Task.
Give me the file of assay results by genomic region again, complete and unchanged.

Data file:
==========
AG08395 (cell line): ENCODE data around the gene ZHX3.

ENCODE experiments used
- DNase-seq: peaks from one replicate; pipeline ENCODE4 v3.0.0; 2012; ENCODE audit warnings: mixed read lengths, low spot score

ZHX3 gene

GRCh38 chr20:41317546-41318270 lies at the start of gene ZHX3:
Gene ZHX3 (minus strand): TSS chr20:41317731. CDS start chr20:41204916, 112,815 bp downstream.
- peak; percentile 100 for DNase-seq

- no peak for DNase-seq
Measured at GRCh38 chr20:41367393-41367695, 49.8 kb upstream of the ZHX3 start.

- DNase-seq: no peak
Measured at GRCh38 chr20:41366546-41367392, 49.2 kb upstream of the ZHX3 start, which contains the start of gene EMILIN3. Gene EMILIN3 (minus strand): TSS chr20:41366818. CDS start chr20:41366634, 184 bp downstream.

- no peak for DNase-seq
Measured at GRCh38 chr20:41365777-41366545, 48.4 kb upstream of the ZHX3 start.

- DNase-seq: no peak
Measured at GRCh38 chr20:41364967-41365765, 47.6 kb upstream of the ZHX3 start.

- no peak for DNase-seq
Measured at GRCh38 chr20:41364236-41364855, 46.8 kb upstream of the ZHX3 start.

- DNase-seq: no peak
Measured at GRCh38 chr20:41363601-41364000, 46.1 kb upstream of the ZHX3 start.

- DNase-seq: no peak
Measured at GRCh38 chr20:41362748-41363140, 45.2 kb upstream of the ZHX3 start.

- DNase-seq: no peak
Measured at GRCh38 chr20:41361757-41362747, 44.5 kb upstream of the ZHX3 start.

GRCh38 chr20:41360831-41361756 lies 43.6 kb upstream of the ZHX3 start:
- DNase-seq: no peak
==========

AG08395 (cell line): ENCODE data around the gene ZHX3.

ENCODE experiments used
- DNase-seq: peaks from one replicate; pipeline ENCODE4 v3.0.0; 2012; ENCODE audit warnings: mixed read lengths, low spot score

ZHX3 gene

GRCh38 chr20:41317546-41318270 lies at the start of gene ZHX3:
Gene ZHX3 (minus strand): TSS chr20:41317731. CDS start chr20:41204916, 112,815 bp downstream.
- peak; percentile 100 for DNase-seq

- no peak for DNase-seq
Measured at GRCh38 chr20:41367393-41367695, 49.8 kb upstream of the ZHX3 start.

- DNase-seq: no peak
Measured at GRCh38 chr20:41366546-41367392, 49.2 kb upstream of the ZHX3 start, which contains the start of gene EMILIN3. Gene EMILIN3 (minus strand): TSS chr20:41366818. CDS start chr20:41366634, 184 bp downstream.

- no peak for DNase-seq
Measured at GRCh38 chr20:41365777-41366545, 48.4 kb upstream of the ZHX3 start.

- DNase-seq: no peak
Measured at GRCh38 chr20:41364967-41365765, 47.6 kb upstream of the ZHX3 start.

- no peak for DNase-seq
Measured at GRCh38 chr20:41364236-41364855, 46.8 kb upstream of the ZHX3 start.

- DNase-seq: no peak
Measured at GRCh38 chr20:41363601-41364000, 46.1 kb upstream of the ZHX3 start.

- DNase-seq: no peak
Measured at GRCh38 chr20:41362748-41363140, 45.2 kb upstream of the ZHX3 start.

- DNase-seq: no peak
Measured at GRCh38 chr20:41361757-41362747, 44.5 kb upstream of the ZHX3 start.

GRCh38 chr20:41360831-41361756 lies 43.6 kb upstream of the ZHX3 start:
- DNase-seq: no peak